Julia Dias (AFN), with informations from Nuffield Council on Bioethics
With support of Fiocruz, the Nuffield Council on Bioethics has issued on January 29th a Call for Action to research funders, governments, and others involved in health research systems for a more ethical and collaborative approach to conducting research during emergencies such as infectious disease outbreaks. The latest novel coronavirus outbreak in Wuhan, China, illustrates how suddenly new threats can emerge, and the important role that research has to play in understanding the nature of the threat, and how to respond effectively.
The pressures and distressing circumstances of such emergency situations can lead to uncertainty about what is ethically acceptable with regards to conducting research, which may mean valuable research is impeded, or that unethical practices could creep in undetected. Brazil has experienced a similar situation during the Zika virus outbreak, in which little was known about the congenital effects of the virus and research needed to move quickly. Fiocruz has played a central role in responding to the emergency, before, during and after the outbreak.
“During the Zika outbreak, we faced many challenges to respond to that global health emergency. It highlighted the need to ensure procedures are ethically acceptable before, during and after global emergencies, including research ethics. It is crucial that funders, health authorities, researchers, health professionals, international organizations and society guarantee respect for the local community and respond to their most pressing needs”, said the President of Oswaldo Cruz Foundation (Fiocruz), Nísia Trindade Lima.
Following a two-year inquiry, the Nuffield Council’s Call for Action highlights a number of proposals. Among them: more investment in community engagement so that local voices can be heard; ensuring that, before proceeding with any research project, participants’ basic health needs are being addressed; and better support for emergency planning, to secure robust health and health research systems. To achieve this, funders will need to work in partnerships with humanitarian organizations and health ministries to achieve this.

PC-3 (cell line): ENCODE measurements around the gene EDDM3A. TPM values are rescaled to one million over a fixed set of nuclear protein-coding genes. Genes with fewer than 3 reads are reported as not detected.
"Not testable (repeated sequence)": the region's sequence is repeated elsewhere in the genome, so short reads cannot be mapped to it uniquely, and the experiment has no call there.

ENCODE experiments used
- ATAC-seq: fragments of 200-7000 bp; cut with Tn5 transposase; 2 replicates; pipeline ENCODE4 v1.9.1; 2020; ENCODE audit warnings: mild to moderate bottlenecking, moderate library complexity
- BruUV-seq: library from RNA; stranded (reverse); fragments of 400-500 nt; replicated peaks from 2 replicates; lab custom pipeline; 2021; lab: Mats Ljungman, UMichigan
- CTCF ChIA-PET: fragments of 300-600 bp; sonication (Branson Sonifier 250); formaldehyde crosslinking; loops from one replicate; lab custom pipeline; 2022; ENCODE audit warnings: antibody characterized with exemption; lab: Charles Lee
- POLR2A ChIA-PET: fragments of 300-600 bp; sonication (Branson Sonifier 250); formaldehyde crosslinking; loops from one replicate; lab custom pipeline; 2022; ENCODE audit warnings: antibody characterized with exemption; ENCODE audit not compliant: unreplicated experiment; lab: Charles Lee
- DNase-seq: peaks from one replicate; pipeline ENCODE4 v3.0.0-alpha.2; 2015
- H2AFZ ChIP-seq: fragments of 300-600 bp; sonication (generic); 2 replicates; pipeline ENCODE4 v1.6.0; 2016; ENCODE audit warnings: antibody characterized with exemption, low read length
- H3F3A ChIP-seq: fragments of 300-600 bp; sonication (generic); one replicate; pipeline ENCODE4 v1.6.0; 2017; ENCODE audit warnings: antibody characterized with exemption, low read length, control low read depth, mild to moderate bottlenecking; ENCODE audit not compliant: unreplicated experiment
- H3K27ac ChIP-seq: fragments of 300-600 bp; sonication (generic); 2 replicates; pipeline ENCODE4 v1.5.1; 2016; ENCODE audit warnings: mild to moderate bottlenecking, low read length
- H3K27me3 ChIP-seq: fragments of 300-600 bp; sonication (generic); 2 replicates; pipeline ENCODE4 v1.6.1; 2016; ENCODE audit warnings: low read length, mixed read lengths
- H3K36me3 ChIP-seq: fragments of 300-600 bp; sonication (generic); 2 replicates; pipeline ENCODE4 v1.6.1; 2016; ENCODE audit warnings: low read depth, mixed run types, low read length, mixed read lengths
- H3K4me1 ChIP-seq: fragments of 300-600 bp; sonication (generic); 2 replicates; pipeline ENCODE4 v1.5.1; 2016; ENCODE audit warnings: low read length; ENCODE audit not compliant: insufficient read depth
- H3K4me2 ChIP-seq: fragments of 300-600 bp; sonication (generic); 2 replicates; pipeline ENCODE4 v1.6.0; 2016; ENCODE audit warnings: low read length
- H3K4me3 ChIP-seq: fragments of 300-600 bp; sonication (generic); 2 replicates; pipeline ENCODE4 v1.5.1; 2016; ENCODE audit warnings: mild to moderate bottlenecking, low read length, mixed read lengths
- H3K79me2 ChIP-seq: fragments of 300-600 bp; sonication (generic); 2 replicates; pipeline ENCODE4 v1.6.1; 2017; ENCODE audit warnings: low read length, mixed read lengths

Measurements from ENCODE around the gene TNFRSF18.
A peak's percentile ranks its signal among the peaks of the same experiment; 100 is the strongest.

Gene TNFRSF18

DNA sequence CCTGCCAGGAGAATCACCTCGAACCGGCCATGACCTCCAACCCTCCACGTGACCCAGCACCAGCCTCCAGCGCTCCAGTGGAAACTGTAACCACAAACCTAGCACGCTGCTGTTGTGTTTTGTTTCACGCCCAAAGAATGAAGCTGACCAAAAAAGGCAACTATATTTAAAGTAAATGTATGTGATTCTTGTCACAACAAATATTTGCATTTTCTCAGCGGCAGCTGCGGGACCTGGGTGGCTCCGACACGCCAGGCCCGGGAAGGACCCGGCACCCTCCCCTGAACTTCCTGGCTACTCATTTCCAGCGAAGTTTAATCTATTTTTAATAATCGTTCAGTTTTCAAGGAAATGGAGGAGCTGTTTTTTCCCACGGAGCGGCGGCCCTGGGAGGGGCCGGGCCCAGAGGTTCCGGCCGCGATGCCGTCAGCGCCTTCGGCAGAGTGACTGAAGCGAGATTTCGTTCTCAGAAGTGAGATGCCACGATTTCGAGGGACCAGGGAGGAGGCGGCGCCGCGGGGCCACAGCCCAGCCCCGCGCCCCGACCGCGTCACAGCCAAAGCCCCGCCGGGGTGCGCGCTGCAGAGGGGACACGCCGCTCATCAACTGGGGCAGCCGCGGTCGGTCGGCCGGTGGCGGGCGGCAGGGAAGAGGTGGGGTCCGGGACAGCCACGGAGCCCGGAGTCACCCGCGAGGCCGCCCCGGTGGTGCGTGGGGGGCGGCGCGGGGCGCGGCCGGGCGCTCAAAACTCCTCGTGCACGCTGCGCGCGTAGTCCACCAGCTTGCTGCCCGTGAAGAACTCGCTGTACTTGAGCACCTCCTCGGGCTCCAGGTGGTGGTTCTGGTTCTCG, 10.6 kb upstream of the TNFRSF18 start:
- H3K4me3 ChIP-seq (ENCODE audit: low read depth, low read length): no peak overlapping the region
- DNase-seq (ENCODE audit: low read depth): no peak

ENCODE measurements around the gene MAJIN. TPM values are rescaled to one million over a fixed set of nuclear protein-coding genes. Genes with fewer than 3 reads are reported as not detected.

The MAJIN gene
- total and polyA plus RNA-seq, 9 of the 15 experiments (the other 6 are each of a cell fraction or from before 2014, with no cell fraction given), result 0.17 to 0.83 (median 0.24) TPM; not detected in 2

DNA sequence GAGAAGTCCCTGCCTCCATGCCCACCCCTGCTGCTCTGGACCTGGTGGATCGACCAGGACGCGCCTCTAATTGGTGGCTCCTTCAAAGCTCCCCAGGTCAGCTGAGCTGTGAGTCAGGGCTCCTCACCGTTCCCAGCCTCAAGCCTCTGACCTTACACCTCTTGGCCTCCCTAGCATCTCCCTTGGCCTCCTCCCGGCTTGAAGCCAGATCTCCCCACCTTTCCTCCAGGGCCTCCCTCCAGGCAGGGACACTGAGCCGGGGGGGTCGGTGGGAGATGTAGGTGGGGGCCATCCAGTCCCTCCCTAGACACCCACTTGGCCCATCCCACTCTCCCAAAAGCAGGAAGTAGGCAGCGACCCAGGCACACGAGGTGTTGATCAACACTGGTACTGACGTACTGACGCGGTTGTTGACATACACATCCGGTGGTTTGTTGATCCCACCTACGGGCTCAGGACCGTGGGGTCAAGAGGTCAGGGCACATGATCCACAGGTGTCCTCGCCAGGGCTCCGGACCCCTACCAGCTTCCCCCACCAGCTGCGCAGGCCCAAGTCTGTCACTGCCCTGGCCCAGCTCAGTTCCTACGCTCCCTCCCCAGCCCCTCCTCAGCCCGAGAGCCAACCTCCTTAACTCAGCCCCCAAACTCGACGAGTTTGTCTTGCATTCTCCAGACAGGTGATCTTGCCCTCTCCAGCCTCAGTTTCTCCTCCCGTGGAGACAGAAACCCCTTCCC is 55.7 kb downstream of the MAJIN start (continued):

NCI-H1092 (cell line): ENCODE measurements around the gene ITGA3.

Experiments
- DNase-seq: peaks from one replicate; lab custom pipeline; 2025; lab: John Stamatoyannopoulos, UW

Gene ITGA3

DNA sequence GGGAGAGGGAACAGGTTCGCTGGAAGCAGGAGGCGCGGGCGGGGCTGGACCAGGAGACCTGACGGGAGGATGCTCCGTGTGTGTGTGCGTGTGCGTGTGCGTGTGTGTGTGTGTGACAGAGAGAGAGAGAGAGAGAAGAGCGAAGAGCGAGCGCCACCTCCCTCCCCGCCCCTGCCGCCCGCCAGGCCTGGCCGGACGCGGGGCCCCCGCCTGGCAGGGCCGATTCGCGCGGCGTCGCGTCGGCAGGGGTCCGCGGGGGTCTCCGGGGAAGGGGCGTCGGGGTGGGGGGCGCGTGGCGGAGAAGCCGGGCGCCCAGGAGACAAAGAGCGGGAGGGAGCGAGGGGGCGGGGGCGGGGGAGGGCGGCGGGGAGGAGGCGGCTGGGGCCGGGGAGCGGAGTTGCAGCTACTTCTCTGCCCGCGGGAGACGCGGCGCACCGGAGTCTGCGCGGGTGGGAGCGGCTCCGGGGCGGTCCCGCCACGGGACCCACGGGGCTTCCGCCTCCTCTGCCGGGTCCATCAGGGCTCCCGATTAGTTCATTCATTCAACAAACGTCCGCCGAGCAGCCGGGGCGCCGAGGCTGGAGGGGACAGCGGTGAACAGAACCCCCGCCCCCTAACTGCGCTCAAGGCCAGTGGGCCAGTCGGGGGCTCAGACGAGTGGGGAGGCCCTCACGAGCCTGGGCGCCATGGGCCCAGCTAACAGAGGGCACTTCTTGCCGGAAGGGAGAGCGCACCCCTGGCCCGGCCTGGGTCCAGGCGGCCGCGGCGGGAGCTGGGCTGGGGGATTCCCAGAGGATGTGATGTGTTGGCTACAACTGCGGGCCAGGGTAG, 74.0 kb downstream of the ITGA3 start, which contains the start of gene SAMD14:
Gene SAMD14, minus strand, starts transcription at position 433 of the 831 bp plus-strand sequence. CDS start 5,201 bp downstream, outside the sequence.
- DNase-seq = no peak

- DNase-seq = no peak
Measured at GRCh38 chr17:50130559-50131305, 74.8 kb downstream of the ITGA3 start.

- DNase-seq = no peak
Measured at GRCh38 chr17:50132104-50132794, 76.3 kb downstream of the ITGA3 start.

“Research undertaken during global health emergencies involves real people, families, and communities. It asks a great deal of them, primarily in the interests of others, at a time of great distress, fear, and vulnerability. We are asking anyone involved in planning, funding, and conducting research to bear this at the forefront of their minds throughout all stages of research. Listening to communities, understanding their needs and designing research that will truly help to reduce people’s suffering whilst demonstrating respect are the ideals that all research projects should be striving for”, said the Chair of the Nuffield Council on Bioethics working group on global health emergencies, professor Michael Parker.
“The impact on low and middle-income countries can be devastating if we do not conduct the global health response ethically, focusing on the communities’ needs, with their input. Fiocruz is ready to support this call for action aligned with its mission aimed in the reduction of social inequalities, and the defense of the right to health and full citizenship as central values", complements the president of Fiocruz.
Besides Fiocruz, other international research institutions and organizations support the Call for Action, including the International Rescue Committee, The African Academy of Sciences, Médecins Sans Frontières UK, London School of Hygiene & Tropical Medicine, Elrha - a global humanitarian research charity and Geneva Centre for Education and Research in Humanitarian Action.
In its full report, the Nuffield Council on Bioethics makes 24 recommendations for changes to align the policies and practices of global health emergency research with three core values: fairness, equal respect, and helping reduce suffering. The report presents these values in the form of an ‘ethical compass’ to guide the conduct of the very wide range of people involved in research in global health emergencies. These emergencies are challenging environments in which to conduct research, involving much disruption, distress and uncertainty about how and when to proceed and who to involve. The ethical compass will support people in addressing these uncertainties, both on the ground, and at policy level.
“A key finding of this report is the vital importance of properly resourced preparedness between emergencies. Preparedness and emergency planning are essential for many reasons: they mean emergencies are less likely to happen and more manageable when they do occur. They also mean that the requirements for valuable, ethical research to be conducted are more likely to be in place”, summarizes Parker.